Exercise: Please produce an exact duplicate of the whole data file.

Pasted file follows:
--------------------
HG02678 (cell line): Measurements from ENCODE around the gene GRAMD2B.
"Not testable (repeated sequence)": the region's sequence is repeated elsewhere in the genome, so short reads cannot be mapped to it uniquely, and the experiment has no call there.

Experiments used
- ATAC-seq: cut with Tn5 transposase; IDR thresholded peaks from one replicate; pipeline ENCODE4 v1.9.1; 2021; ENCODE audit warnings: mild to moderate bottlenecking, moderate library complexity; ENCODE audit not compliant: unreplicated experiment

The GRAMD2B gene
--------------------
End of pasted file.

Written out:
HG02678 (cell line): Measurements from ENCODE around the gene GRAMD2B.
"Not testable (repeated sequence)": the region's sequence is repeated elsewhere in the genome, so short reads cannot be mapped to it uniquely, and the experiment has no call there.

Experiments used
- ATAC-seq: cut with Tn5 transposase; IDR thresholded peaks from one replicate; pipeline ENCODE4 v1.9.1; 2021; ENCODE audit warnings: mild to moderate bottlenecking, moderate library complexity; ENCODE audit not compliant: unreplicated experiment

The GRAMD2B gene